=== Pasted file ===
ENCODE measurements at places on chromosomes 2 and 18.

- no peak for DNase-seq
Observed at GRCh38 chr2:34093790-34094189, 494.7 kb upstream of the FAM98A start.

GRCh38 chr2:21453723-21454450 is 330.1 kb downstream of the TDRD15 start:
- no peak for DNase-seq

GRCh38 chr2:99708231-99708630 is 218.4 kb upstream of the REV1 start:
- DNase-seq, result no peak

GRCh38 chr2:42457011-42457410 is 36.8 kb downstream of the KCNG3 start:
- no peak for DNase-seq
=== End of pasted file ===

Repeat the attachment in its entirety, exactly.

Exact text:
ENCODE measurements at places on chromosomes 2 and 18.

- no peak for DNase-seq
Observed at GRCh38 chr2:34093790-34094189, 494.7 kb upstream of the FAM98A start.

GRCh38 chr2:21453723-21454450 is 330.1 kb downstream of the TDRD15 start:
- no peak for DNase-seq

GRCh38 chr2:99708231-99708630 is 218.4 kb upstream of the REV1 start:
- DNase-seq, result no peak

GRCh38 chr2:42457011-42457410 is 36.8 kb downstream of the KCNG3 start:
- no peak for DNase-seq